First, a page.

Provision of goods in-kind
Instead of cash, some sponsors may prefer to provide goods or services, otherwise known as in-kind items. This may include event tickets, travel, press, radio and television coverage, as well as food, beverages and other consumer goods. This practice is acceptable provided:
- parties agree on a fair and justifiable value (current market value) for items
- value of items is included in total value of sponsorship agreement
- benefits are for the organisation and not individuals organising sponsorship or sponsored initiative
- processes are properly documented and managed
- accountability is maintained
- where goods are foods or drinks provided to school students, their supply is guided by Smart Choices, Healthy Food and Drink Supply Strategy for Queensland Schools).
The department does not accept goods that are not of a satisfactory standard, simply because they are ‘free’ or ‘offered’. This does not constitute value for money.
Signage advertising includes posters, placards, notices, signs and advertising structures to which such advertising is affixed to, painted on, or supported by.
Results in significant economic, social and environmental impacts for the host community and usually involves a high level of involvement from the government or community in which the event is staged. They will be events that generally have whole-of-government and/or state-wide implications. A significant event will meet one or more of the following criteria:
- A significant contribution of additional government funding is required
- There will be attendance of a significant number of international Heads of State, national or international Government Ministers or senior government officials
- There is a requirement to coordinate a number of government agencies, including essential services
- Event is considered to have a high risk for community and/or government.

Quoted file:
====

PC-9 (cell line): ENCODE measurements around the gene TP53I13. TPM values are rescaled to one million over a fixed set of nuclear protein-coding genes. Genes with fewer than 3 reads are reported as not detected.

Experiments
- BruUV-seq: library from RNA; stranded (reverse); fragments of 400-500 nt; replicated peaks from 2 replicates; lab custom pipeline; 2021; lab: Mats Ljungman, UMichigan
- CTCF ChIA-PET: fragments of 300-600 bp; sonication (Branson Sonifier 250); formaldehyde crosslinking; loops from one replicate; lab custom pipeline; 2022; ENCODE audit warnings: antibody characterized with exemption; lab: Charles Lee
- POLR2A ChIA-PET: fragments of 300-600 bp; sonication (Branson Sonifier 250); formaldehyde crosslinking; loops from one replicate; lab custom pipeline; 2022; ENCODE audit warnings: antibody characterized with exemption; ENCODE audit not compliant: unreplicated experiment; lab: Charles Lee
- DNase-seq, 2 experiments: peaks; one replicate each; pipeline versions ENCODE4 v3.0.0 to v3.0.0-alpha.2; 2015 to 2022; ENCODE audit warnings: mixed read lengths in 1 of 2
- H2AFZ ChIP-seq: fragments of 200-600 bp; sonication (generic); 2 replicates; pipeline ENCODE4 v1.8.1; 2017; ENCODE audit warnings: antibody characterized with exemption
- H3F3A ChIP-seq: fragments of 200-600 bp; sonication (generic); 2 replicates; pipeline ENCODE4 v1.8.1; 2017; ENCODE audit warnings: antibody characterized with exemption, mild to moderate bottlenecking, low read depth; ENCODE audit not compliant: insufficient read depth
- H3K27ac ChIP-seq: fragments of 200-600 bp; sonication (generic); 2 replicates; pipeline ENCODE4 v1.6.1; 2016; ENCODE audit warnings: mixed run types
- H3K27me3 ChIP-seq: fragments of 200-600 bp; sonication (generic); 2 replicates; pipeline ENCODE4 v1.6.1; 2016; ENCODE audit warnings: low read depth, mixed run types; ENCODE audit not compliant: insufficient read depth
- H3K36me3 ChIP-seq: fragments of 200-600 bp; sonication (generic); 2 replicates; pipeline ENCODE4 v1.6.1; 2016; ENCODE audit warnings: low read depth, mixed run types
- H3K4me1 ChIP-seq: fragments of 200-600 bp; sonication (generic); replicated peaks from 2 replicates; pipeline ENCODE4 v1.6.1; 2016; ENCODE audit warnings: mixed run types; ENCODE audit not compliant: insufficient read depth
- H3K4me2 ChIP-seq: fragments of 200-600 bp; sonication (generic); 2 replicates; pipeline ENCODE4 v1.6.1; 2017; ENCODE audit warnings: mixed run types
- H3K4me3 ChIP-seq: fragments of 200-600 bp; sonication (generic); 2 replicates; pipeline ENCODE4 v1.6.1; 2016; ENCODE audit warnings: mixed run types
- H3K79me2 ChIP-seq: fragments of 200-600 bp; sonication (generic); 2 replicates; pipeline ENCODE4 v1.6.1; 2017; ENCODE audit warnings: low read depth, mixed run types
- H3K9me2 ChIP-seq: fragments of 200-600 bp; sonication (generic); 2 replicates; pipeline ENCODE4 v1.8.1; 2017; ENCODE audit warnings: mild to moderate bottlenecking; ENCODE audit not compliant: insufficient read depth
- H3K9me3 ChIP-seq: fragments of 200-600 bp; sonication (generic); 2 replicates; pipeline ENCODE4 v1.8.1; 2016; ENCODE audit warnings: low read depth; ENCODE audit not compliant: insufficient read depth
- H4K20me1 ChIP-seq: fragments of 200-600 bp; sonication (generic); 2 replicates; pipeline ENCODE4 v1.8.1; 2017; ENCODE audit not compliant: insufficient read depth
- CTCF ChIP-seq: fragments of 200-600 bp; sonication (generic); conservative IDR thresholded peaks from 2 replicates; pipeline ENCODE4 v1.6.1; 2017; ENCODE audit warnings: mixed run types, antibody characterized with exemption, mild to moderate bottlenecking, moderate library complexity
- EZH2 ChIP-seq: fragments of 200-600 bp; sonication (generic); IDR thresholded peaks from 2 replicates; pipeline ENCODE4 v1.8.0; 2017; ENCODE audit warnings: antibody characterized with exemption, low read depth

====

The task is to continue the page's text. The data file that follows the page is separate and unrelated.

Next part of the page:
The association of the sponsor’s name, logo, products or services with the sponsored organisation’s service, product or activity. This is in return for negotiated and specific benefits such as cash or in-kind support or promotional opportunities. It involves a negotiated exchange and should result in tangible, material and mutual compensation for the principal parties to the arrangement. Sponsorship can take the form of cash and/or in-kind support.
Sponsorship does not include an offer by a company to provide the school with monetary support after a predetermined dollar amount has been spent with the company or a quantity of products have been purchased. This is a purchasing arrangement and should be treated as such.
In-kind or ‘contra’ sponsorship is the provision or receipt of goods or services to support or enhance an initiative at a reduced rate or free of charge. These arrangements are also liable for GST.
Incoming sponsorship is when a department or agency receives sponsorship monies from another party for an initiative and/or event.
Outgoing sponsorship is when a department provides sponsorship monies to another party for an initiative and/or event.
Sponsorship does not include monies paid through a bidding process to attract events.
Sponsorship does not include donations, philanthropic gestures, bequests or gifts, which impose no obligations on the receiver and offer little or no return to the donor. A sponsor expects to receive a reciprocal benefit beyond a modest acknowledgment.
Sponsorship does not include purchasing or selling goods or services for value, including advertising space, editorial comment or advertorials.
Sponsorship is not provided to individuals. The provision of funding to enable staff to attend training courses, personal development opportunities or other such activities is also not considered sponsorship.
In this context, sponsorship does not include students canvassing for funds (‘being sponsored’) for school or other activities.
There may be circumstances where GST does not apply to the sponsorship:
- The organisation or recipient of the cash or in-kind contribution is not GST registered; or
- The recipient is a not for profit organisation and has elected to treat the fund raising event as input taxed (no GST is charged on supplies and GST cannot be claimed on purchases/expenses).
For further information on taxation issues please contact the taxation team.
Means a legally-binding written contract between the department and an external organisation detailing the sponsorship relationships (including full terms and conditions) between the two entities.